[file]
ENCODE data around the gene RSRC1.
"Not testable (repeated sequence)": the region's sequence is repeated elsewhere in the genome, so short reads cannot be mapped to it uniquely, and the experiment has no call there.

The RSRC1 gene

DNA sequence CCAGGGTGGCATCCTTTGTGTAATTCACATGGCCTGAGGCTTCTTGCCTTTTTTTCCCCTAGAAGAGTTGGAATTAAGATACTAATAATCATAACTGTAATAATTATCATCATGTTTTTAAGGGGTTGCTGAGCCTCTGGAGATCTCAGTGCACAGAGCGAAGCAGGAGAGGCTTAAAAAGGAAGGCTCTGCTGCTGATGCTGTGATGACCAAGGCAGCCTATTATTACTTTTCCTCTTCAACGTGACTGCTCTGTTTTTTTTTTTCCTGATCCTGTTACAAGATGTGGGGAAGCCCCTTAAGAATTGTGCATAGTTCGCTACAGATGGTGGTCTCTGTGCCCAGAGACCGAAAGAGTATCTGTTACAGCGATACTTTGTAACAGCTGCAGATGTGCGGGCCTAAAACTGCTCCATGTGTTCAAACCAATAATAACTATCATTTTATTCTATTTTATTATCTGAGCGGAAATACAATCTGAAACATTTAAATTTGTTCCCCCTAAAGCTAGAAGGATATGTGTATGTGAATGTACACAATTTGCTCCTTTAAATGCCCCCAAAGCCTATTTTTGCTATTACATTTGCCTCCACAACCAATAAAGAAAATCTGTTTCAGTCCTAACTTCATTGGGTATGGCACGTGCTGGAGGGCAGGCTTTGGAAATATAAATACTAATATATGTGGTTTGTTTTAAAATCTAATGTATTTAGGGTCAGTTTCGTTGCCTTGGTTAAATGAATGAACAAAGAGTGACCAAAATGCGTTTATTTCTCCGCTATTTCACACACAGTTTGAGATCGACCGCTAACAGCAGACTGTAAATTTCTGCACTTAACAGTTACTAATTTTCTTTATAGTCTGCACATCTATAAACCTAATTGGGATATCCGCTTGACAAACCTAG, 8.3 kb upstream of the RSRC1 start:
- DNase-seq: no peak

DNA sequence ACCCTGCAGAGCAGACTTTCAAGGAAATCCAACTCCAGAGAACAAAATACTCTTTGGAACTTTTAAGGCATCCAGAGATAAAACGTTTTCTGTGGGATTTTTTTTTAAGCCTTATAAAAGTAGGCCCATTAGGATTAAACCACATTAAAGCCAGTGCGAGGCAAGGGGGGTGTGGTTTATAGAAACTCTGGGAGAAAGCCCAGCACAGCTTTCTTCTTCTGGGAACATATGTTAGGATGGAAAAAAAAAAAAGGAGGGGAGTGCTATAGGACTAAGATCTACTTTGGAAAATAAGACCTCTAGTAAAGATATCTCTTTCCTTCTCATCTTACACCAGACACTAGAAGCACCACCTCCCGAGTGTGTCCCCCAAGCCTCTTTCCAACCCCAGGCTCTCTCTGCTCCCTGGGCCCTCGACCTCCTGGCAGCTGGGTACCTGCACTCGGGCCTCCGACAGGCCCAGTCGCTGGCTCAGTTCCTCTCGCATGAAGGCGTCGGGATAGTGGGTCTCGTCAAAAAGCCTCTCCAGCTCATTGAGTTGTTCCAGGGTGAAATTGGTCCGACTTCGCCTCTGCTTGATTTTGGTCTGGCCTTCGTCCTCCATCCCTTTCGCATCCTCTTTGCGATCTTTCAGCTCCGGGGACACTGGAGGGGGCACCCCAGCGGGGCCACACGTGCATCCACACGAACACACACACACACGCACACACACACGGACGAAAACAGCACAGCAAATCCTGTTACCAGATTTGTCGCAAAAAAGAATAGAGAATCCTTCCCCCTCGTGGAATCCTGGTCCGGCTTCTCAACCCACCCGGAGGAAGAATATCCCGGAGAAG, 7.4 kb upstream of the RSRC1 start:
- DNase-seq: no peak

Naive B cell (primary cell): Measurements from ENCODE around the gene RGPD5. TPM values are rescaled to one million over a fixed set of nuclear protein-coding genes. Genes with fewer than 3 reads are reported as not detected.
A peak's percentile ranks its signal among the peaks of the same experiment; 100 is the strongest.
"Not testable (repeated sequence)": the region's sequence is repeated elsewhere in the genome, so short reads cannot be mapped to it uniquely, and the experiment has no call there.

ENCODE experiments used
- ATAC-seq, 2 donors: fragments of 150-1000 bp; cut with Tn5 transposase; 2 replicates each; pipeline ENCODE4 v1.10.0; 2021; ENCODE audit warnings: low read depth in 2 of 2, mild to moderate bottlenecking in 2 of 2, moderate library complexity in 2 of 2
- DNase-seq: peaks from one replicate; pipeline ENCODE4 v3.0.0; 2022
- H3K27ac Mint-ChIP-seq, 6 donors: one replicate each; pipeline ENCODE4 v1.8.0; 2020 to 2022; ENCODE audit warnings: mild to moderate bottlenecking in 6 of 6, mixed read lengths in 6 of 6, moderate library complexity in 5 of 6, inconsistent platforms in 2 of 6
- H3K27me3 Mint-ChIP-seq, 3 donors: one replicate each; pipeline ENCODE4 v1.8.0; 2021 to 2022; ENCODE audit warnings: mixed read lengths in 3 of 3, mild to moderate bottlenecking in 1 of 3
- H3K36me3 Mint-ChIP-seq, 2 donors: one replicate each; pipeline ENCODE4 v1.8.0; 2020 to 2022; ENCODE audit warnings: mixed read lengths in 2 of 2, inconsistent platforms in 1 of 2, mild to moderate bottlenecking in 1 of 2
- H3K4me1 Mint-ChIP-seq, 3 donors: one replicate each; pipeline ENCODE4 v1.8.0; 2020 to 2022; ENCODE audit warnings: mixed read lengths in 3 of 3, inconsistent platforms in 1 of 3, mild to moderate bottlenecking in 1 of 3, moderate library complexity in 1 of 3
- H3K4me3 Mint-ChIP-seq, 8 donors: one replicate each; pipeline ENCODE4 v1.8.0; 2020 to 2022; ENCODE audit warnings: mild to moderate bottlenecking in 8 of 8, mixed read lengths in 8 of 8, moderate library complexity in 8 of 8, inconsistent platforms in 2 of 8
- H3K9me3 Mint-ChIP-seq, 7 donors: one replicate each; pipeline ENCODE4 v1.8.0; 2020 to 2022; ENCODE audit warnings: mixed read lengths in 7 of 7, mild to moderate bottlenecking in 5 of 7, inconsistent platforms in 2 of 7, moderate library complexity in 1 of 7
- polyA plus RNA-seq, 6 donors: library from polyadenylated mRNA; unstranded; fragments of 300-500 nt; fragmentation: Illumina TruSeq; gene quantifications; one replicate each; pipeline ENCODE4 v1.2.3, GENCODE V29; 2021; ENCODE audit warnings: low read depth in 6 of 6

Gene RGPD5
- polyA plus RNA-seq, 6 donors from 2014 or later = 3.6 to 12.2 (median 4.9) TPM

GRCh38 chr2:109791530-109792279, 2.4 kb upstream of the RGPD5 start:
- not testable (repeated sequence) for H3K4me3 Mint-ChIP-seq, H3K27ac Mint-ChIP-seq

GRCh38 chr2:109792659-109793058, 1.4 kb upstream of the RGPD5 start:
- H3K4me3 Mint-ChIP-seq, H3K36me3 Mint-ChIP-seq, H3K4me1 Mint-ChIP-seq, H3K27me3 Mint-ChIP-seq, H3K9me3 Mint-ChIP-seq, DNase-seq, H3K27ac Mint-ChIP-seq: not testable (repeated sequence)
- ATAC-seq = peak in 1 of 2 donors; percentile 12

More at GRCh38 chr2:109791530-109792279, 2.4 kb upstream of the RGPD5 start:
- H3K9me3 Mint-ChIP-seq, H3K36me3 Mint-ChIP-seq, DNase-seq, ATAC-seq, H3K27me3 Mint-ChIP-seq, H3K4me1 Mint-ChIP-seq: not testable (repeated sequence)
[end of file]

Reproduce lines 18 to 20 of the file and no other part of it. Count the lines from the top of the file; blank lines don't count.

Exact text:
- H3K4me3 Mint-ChIP-seq, 8 donors: one replicate each; pipeline ENCODE4 v1.8.0; 2020 to 2022; ENCODE audit warnings: mild to moderate bottlenecking in 8 of 8, mixed read lengths in 8 of 8, moderate library complexity in 8 of 8, inconsistent platforms in 2 of 8
- H3K9me3 Mint-ChIP-seq, 7 donors: one replicate each; pipeline ENCODE4 v1.8.0; 2020 to 2022; ENCODE audit warnings: mixed read lengths in 7 of 7, mild to moderate bottlenecking in 5 of 7, inconsistent platforms in 2 of 7, moderate library complexity in 1 of 7
- polyA plus RNA-seq, 6 donors: library from polyadenylated mRNA; unstranded; fragments of 300-500 nt; fragmentation: Illumina TruSeq; gene quantifications; one replicate each; pipeline ENCODE4 v1.2.3, GENCODE V29; 2021; ENCODE audit warnings: low read depth in 6 of 6